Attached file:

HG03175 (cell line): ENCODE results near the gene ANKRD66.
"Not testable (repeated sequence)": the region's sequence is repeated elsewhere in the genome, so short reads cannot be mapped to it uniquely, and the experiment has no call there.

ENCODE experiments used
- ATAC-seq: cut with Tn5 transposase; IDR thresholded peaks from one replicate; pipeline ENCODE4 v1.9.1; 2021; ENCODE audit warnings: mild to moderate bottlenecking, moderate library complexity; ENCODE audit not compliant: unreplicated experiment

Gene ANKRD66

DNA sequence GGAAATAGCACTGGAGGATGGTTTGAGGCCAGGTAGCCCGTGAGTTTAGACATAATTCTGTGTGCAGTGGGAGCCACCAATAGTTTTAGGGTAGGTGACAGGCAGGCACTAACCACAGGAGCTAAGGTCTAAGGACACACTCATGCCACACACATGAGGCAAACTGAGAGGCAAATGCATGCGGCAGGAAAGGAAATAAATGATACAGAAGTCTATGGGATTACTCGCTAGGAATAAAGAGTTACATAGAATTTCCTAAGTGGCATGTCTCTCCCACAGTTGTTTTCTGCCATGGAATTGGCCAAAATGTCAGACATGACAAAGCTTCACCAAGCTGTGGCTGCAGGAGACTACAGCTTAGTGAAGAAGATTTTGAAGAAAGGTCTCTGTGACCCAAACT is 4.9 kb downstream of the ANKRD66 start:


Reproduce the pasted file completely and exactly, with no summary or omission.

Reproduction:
HG03175 (cell line): ENCODE results near the gene ANKRD66.
"Not testable (repeated sequence)": the region's sequence is repeated elsewhere in the genome, so short reads cannot be mapped to it uniquely, and the experiment has no call there.

ENCODE experiments used
- ATAC-seq: cut with Tn5 transposase; IDR thresholded peaks from one replicate; pipeline ENCODE4 v1.9.1; 2021; ENCODE audit warnings: mild to moderate bottlenecking, moderate library complexity; ENCODE audit not compliant: unreplicated experiment

Gene ANKRD66

DNA sequence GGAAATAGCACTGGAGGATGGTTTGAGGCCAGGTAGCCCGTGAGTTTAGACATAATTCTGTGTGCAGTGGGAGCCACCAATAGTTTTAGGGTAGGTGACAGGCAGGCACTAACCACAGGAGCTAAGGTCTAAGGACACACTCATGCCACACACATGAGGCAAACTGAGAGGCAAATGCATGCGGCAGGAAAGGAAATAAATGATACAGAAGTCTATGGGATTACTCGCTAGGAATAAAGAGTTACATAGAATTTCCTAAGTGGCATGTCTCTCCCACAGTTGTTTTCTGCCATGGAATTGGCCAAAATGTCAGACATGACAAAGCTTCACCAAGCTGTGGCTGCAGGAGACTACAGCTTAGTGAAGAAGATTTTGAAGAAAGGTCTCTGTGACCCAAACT is 4.9 kb downstream of the ANKRD66 start: